ESA cuts passed by House of Lords today The House of Lords this afternoon gave its assent to a cut of £30 per week for new claimants in the work-related activity group (WRAG) of employment and support allowance (ESA) yesterday. Help get justice for a claimant killed by sanctions The sister of an ex-forces claimant who died after his benefits were sanctioned is asking for your help to get justice for him. Maximus accused of unreasonable ESA targets by former assessor A doctor who trained in psychiatry and then worked for Maximus as an employment and support allowance (ESA) assessor has claimed that the company set unrealistic targets for the speed at which assessments had to be carried out. Government to review all Atos contracts The Cabinet is to review Atos’ performance in every one of its government contracts worth more than £10 million, the Guardian has reported. This will include the personal independence payment (PIP) assessment contracts won by Atos. ESA cuts to go ahead as Lords back down The BBC is reporting that the House of Lords is to back down from its opposition to government plans to cut £30 per week from the benefit of new claimants in the work-related activity group (WRAG) of employment and support allowance (ESA). Claimants to march on GP surgery that is giving space to the DWP Angry claimants are to march on one of six GP surgeries in Islington that is to embed DWP funded Remploy job coaches in its practice, the Guardian is reporting. ESA permitted work time limit to be abolished Lord Freud has announced that employment and support allowance (ESA) claimants in the work-related activity group (WRAG) will be able to do higher limit permitted work for an unlimited period, instead of stopping after 52 weeks. Lords block ESA cuts again The government was once again heavily defeated in the House of Lords over plans to cut £30 per week from the benefit of new claimants in the work-related activity group (WRAG) of employment and support allowance (ESA) yesterday. 80% fall in social security appeals The latest annual report from the Senior President of Tribunals, released last week, reveals that there has been a dramatic 80% fall in the number of social security and child support (SSCS) appeal tribunals.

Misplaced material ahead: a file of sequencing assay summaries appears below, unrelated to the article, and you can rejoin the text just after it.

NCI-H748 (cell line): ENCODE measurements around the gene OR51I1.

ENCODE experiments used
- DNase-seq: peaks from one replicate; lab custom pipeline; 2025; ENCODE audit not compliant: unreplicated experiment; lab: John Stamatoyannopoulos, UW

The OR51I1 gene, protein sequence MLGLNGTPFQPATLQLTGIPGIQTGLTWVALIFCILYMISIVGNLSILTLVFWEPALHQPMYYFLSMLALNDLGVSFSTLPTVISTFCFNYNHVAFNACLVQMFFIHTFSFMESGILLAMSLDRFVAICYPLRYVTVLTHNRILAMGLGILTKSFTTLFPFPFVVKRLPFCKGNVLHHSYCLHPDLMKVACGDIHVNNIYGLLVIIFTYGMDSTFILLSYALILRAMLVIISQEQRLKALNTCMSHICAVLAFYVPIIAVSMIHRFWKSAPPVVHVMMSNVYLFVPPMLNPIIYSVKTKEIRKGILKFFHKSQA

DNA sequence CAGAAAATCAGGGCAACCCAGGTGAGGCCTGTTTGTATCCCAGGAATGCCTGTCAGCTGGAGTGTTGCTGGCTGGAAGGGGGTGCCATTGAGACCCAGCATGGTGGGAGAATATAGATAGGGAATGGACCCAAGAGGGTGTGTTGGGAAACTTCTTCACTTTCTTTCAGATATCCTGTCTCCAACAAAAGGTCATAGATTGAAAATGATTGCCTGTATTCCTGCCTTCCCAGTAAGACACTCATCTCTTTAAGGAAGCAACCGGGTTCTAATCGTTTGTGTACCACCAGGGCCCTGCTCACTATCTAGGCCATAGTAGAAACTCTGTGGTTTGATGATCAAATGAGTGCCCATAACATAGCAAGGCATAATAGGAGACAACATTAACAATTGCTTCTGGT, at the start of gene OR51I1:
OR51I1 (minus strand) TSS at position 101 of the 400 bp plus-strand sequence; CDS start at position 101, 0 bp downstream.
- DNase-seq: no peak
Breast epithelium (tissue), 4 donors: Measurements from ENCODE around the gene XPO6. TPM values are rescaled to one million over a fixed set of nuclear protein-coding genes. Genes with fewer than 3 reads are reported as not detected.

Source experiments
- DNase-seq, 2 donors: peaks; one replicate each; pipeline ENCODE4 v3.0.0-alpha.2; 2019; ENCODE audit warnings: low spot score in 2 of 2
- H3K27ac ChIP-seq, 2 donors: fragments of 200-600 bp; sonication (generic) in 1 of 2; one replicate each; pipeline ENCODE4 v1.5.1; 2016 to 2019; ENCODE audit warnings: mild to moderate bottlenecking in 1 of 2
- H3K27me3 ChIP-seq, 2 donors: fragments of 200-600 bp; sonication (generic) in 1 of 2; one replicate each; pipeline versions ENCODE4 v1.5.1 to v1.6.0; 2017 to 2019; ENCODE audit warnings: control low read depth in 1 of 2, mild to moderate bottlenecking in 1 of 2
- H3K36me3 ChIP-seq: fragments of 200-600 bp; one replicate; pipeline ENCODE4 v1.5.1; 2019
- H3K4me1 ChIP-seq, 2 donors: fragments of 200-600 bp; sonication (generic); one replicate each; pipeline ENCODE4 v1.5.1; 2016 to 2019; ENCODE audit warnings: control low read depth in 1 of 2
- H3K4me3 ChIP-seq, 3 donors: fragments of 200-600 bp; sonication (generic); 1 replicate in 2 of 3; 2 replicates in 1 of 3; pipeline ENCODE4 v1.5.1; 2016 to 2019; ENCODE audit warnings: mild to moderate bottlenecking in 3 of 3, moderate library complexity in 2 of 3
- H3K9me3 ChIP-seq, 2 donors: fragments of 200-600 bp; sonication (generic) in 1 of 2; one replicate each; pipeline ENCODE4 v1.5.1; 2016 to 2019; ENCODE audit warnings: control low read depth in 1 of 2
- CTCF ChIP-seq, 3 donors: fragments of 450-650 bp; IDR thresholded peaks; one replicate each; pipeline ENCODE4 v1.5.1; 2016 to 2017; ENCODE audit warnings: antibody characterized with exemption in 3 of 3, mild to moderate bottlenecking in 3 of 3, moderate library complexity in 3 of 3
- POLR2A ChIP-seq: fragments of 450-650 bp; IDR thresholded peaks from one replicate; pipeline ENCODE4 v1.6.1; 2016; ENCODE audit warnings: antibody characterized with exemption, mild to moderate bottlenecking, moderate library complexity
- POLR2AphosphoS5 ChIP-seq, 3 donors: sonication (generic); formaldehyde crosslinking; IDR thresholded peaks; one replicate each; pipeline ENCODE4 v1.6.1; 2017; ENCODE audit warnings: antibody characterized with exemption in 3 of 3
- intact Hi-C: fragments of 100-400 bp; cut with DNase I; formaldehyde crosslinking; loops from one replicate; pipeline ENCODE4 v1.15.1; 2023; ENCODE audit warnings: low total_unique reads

From the Work and Benefits Newsletter 20 April 2016
We now know that a PIP assessor can complete your entire assessment – and score you nothing - days before you even turn up for your medical. Or he can ignore your evidence completely and base his entire report on secret observations he claims to have made.
And allegedly rake in £20,000 a month for doing so.
We also know now that there is absolutely no question of universal credit being scrapped by Stephen Crabb, as many had hoped. He has, however, discovered lots of ‘interesting ideas’ for getting sick and disabled people into work.
And we’ve also come a good deal closer to discovering if the DWP have been ignoring the findings of their own secret death reviews - and costing more claimants their lives as a result.
PIP ASSESSOR MOCKS DISABLED
Channel 4’s Dispatches sent an undercover reporter to train as a Capita PIP assessor. The resulting documentary makes grim viewing.
There was the Capita trainer who described the mental state examination as “a very, very shallow assessment”. And Capita’s Chief Medical Officer, who explained that “we obviously need to get you to be doing as many assessments in a day as you can possibly manage”.
But star of the show by far was Alan, a Capita assessor who mocked a claimant as having a “Disability known as being fat”.
He went on to describe how he had completed an assessment on a claimant with only one leg days before the claimant actually had his medical, finding that “he does everything really don’t he?”.
He also revealed that he relied on “informal observations” rather than anything the claimant told him in order to assess them.
Informal observations are ones that are carried out in secret – the claimant is not told about them and they are not given a chance to challenge the assessor’s assumptions at the time. They include things like:
Your appearance- whether you are tidy and clean.